For example, in one embodiment, the first material defining first portion 32 of tubing 12 is a comparatively rigid and kink resistant braided material. First portion 32 is formed with different portions of braided material, semi-soft material, and soft material fused to one another so that first portion 32 becomes increasingly flexible along the axial length as first portion 32 approaches tip assembly 14. The second material defining second portion 34 of tubing 12 is a softer material having flexible properties. In the illustrated embodiment, each of the tubing portions 32, 34 share a common outside diameter of, for example, 7 French, although in other embodiments, tubing portions 32, 34 may have varied diameters.
  • [0028]
    As shown in FIG. 1, first portion 32 extends for a majority of the axial length of tubing 12 between proximal end portion 28 and distal end portion 30. Second portion 34 of tubing 12 extends for a shorter length than the length of first portion 32. By way of example only, in a specific embodiment first portion 32 extends for an axial length of about 126.3 cm, and second portion 34 extends for an axial length of about 2.2 cm, although other relative lengths of the tube portions may likewise be employed in other embodiments. The different relative lengths of tube portions 32, 34, as well as the different flexible properties of tube portions 32, 34, allow tip assembly 14 to be more precisely positioned within a patient's body, while also avoiding problems of kinks and excessive deflection of tubing 12 along the majority of its length during use and handling.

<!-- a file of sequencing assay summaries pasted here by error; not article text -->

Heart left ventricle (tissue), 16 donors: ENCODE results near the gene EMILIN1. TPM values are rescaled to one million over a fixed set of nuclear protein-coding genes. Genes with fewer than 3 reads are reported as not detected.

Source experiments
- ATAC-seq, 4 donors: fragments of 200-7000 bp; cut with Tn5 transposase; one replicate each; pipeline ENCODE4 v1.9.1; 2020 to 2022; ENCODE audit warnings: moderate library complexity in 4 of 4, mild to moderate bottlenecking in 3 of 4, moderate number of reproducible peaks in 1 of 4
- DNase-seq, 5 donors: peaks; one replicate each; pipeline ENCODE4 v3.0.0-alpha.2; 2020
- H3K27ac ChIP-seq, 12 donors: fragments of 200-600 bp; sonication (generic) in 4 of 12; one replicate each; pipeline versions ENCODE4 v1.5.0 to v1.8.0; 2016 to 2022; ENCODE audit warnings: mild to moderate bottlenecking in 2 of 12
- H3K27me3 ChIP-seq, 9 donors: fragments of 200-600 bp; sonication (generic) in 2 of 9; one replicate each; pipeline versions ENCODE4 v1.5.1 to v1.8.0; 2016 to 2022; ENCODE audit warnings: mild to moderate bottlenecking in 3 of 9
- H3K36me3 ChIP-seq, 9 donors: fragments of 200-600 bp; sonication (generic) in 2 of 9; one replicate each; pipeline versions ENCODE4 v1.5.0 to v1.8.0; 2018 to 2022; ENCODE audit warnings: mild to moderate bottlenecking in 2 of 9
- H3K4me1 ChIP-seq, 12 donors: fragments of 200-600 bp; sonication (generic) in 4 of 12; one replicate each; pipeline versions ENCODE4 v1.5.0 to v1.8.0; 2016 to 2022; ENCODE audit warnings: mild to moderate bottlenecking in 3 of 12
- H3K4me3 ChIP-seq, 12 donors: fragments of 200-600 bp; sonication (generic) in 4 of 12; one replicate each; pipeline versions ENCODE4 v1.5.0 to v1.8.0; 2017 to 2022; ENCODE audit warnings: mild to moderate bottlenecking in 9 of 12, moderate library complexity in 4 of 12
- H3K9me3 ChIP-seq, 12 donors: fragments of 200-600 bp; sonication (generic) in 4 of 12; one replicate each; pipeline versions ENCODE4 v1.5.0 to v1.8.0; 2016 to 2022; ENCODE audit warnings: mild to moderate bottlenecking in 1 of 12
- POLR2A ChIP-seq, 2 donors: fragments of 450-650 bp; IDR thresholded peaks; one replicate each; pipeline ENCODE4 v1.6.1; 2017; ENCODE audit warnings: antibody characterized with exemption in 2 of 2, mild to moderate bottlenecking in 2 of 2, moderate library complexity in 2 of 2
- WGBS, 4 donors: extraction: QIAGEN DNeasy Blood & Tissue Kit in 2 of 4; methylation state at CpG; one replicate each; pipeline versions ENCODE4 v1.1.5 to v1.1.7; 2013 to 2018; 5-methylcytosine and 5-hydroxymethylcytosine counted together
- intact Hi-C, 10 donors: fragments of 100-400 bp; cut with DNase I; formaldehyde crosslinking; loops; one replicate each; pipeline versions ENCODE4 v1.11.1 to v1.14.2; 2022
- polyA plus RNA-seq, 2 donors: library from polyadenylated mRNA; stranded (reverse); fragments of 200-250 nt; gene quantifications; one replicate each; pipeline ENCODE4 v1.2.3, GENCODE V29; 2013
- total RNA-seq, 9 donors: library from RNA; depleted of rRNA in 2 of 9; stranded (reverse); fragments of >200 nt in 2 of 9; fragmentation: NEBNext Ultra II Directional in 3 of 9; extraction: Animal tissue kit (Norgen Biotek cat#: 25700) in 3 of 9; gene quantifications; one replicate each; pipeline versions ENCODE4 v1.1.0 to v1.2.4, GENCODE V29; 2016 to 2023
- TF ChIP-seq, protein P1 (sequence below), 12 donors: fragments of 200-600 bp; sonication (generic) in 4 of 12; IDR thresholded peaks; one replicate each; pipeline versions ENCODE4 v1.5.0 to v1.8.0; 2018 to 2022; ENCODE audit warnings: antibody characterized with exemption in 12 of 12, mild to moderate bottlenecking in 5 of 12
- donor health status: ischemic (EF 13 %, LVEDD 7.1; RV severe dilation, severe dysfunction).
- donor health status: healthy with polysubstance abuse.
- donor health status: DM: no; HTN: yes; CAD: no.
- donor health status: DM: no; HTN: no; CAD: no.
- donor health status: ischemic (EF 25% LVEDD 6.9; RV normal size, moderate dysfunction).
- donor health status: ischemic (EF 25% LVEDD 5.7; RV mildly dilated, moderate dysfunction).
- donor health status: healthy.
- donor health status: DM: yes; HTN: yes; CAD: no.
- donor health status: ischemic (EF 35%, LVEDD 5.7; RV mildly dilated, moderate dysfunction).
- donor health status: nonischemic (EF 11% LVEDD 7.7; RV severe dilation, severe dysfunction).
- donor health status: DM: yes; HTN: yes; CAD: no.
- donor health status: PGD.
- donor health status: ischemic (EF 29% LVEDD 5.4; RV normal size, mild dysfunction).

• [0029]
    In operation, a distal end portion 30 of catheter 10, including tip assembly 14, is navigated to a site in the body where a medical procedure, such as an atrial mapping, pacing and/or ablation are to occur. Distal end portion 30 may extend, for example, into a heart chamber of a patient. Once distal end portion 30 is in the heart chamber, the positioning magnet 16 may be moved to the desired position within tubing 12 and/or tip assembly 14. A magnetic field is applied so that the positioning magnet 16 provides an orienting force to distal end portion 30, causing the positioning magnet 16 to respond to the applied magnetic field and flex tubing portion 34 to precisely position tip assembly 14 for performance of the procedure at a specific location.
  • [0030]
    The magnetic fields used to orient tip assembly 14 are, in one embodiment, generated with a magnetic stereotactic system (not shown). Such stereotactic systems are known and are commercially available from, for example, Stereotaxis of St. Louis, Mo. Such systems may include movable source magnets outside the body of the patient, and operative details of such systems are disclosed in, for example, U.S. Pat. Nos. 6,475,223 and 6,755,816, the disclosures of which are hereby incorporated by reference in their entirety. While catheter 10 is advantageous for use with a stereotactic system, it is contemplated that magnetic fields and gradients to position catheter tip assembly 14 may alternatively be generated by other systems and techniques if desired.
  • [0031]
    FIG. 2 is a magnified view of the second portion 34 at the distal end 30 of catheter 10 shown in FIG. 1. FIG. 2 shows optional stationary magnets 38 and 40 which may be provided at one or more locations along tubing 12 (and are not limited to second portion 34). Magnets 38 and 40 may be permanent magnets, for example, neodymium-iron boron-45 (NdFeB-45) formed into an elongated tubular shape, and having a central bore formed therethrough. Heat shrink techniques or adhesives may also be utilized to permanently attach magnets 38 and 40 to tubing 12.